Disappointing follow-up record delivers a tepid take on power-pop, where there’s little real power and nothing pops.

Following their debut album back in 2010, Florida’s Surfer Blood were at the top of many Most Promising lists, as they delivered fun bass-infused groove into a surf rock sub-genre more often associated with stoned swaying than dancing.

That scene has gone back out with the tide during the long wait for this second album, but Pythons opens hopefully with mid-tempo single ‘Demon Dance’ highlighting the familiar sweet lead vocals from John Paul Pitts, and drawing heavily on a couple of obvious influences – Weezer’s scuzzy guitar over ’60s-style pop, and a carbon copy of Frank Black’s demented scream.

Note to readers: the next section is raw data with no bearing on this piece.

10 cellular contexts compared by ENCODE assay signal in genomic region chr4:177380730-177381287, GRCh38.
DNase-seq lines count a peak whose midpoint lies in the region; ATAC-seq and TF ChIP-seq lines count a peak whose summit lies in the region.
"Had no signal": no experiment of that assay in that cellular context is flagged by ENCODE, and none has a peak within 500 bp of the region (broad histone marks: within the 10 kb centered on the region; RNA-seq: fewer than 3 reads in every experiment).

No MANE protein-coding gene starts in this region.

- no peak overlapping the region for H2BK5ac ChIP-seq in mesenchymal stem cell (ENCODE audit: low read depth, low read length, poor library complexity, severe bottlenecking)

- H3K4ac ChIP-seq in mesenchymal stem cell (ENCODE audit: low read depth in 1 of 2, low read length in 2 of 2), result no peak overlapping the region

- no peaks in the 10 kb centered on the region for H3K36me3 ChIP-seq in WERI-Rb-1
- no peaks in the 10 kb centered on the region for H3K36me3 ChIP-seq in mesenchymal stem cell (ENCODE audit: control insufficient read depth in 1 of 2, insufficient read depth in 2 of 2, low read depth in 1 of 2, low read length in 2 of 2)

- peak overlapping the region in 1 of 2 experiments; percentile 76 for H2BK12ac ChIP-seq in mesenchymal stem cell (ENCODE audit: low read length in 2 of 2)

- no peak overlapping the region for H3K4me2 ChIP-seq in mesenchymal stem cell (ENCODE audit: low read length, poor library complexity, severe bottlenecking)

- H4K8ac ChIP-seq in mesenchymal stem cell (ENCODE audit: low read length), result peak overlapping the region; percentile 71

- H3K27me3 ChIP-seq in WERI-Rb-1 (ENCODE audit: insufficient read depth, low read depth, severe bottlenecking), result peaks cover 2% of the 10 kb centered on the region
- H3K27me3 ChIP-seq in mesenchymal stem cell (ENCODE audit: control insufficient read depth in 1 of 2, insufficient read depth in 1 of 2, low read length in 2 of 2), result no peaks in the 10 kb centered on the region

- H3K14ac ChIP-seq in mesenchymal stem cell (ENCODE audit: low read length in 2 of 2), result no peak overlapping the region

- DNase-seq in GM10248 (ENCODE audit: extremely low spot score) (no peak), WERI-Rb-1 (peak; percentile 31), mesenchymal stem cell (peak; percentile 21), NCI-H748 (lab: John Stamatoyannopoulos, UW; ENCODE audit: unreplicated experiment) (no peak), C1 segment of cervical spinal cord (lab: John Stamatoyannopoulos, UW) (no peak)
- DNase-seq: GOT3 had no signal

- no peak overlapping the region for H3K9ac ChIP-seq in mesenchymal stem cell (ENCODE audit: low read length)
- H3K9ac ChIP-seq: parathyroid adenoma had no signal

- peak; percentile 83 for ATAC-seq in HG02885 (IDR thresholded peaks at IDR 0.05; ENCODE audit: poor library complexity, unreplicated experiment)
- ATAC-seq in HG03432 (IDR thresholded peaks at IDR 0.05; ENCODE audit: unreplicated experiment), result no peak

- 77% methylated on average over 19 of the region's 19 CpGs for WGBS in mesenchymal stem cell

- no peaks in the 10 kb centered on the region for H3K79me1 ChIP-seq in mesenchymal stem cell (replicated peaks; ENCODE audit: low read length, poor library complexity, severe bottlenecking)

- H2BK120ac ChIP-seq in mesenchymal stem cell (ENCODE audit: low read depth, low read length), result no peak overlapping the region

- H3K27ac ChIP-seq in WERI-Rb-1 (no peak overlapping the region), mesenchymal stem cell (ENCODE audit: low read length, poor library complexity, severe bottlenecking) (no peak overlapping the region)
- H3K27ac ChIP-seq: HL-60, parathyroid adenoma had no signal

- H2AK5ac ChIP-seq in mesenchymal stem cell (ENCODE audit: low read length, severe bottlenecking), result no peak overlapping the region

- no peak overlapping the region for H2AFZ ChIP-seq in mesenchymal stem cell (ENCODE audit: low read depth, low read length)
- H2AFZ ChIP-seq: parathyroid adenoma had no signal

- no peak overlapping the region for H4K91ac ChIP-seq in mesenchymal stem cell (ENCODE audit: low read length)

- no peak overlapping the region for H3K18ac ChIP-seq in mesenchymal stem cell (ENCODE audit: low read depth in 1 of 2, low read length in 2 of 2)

The next few songs trace the same pleasant template, with features like multiple guitars fuzzing over doo-wop backing harmonies. But for a contemporary take on power-pop, there’s little that acts as a hook, other than more screams.

Unfortunately, where Pythons’ first half could be seen as flailing for inspiration to hold onto, the second half feels like the floating corpse. Lyrically, things centre around rom-com-level love and lazy similes, most notably on ‘Say Yes To Me’ – “I love you dearly, so let me see…I’m true blue”, and the original song (not a cover of the ‘60s classic) ‘Needles And Pins’.

‘Blair Witch’ has to be titled ironically, as rather than recalling its namesake, the sappy tune sounds recorded specifically to pitch to a Richard Curtis movie soundtrack – “The more I see love the more I need love.” Many beloved bands have reappropriated the classic love pop song format effectively over the years, but unlike Teenage Fanclub, Camera Obscura or The New Pornographers, Surfer Blood don’t appear to have any particular love or respect for the material they’re drawing upon.

2/5 stars

SIMON TOPPER

Pythons is out now through Sire Records/Warner Bros.

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